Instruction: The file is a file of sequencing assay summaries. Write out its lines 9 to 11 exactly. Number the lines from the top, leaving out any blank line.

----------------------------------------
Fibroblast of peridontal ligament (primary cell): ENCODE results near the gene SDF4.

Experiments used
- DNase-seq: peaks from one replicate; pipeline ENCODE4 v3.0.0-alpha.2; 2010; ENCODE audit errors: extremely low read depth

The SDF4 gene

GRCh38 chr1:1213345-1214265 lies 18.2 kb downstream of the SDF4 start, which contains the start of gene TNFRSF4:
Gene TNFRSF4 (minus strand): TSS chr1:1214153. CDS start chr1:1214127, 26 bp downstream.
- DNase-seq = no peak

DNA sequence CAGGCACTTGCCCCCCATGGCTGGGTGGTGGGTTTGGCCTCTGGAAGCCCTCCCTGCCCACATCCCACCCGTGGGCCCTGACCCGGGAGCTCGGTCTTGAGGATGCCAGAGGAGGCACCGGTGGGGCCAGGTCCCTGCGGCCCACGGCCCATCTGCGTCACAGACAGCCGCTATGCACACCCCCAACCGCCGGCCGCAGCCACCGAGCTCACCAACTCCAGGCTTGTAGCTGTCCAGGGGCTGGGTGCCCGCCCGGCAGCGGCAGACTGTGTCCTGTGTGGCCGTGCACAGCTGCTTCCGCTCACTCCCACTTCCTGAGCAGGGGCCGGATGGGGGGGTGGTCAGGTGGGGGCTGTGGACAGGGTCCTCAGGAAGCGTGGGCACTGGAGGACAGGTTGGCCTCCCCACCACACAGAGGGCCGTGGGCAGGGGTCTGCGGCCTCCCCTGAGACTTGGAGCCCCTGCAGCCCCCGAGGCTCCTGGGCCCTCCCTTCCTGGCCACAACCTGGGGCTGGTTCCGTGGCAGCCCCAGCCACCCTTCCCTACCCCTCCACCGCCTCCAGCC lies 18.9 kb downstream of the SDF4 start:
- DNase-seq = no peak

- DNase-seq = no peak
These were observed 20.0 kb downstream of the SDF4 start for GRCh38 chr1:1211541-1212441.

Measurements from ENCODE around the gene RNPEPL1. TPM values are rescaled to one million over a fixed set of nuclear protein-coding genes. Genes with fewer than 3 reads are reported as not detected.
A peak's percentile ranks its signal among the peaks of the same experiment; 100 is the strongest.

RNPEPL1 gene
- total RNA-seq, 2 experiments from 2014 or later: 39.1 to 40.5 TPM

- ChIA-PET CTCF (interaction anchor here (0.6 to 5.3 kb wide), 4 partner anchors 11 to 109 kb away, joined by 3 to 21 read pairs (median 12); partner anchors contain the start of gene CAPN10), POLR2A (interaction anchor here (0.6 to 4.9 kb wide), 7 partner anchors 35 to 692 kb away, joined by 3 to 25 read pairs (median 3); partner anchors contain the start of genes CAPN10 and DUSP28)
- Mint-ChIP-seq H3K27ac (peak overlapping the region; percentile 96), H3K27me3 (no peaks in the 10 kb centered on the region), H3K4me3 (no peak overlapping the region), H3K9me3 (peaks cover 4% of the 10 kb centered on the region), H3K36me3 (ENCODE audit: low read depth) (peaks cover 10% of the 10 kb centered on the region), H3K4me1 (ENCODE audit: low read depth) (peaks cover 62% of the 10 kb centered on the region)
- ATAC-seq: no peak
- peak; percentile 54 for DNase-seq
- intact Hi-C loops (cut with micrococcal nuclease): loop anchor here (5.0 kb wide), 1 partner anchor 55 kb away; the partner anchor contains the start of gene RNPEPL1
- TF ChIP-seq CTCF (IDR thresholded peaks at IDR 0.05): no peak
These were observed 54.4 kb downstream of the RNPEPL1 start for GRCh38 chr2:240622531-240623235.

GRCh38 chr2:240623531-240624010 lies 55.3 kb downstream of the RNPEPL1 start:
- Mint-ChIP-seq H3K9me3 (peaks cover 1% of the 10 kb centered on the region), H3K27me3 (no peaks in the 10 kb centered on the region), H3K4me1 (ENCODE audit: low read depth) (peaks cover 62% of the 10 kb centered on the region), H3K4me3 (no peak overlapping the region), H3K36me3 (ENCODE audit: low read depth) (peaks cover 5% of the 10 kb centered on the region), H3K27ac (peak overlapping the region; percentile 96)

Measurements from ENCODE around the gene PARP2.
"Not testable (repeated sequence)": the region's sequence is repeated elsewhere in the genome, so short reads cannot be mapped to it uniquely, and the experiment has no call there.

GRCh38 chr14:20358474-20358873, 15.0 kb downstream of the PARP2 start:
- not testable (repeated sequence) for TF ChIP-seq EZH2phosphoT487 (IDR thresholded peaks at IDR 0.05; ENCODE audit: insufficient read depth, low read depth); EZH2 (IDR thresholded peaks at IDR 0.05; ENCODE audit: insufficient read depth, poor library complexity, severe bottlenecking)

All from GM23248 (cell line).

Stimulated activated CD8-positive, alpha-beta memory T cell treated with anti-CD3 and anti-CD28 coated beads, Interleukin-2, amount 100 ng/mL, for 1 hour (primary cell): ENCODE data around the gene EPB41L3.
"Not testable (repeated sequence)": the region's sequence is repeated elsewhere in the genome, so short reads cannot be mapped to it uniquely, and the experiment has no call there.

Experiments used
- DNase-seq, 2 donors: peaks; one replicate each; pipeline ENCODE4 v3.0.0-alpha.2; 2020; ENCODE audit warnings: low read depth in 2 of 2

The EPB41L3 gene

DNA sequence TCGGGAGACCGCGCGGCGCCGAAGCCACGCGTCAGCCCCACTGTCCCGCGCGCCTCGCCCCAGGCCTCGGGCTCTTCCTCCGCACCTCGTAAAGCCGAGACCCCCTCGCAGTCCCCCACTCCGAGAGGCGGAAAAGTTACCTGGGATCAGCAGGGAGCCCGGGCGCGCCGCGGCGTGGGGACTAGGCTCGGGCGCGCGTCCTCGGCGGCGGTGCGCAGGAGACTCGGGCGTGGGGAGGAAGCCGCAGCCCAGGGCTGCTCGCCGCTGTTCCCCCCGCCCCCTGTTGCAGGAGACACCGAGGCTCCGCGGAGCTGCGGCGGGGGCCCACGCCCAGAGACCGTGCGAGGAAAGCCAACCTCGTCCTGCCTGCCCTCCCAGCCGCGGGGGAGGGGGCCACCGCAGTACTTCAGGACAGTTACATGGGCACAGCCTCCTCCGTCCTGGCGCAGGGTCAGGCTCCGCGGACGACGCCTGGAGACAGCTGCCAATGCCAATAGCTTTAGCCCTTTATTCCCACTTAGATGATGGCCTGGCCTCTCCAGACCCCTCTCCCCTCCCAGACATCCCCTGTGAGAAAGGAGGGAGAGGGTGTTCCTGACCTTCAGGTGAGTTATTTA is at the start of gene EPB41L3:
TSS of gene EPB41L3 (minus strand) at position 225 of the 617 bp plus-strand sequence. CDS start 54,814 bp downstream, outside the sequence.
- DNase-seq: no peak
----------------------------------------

- DNase-seq = no peak

- DNase-seq = no peak
These were observed 20.0 kb downstream of the SDF4 start for GRCh38 chr1:1211541-1212441.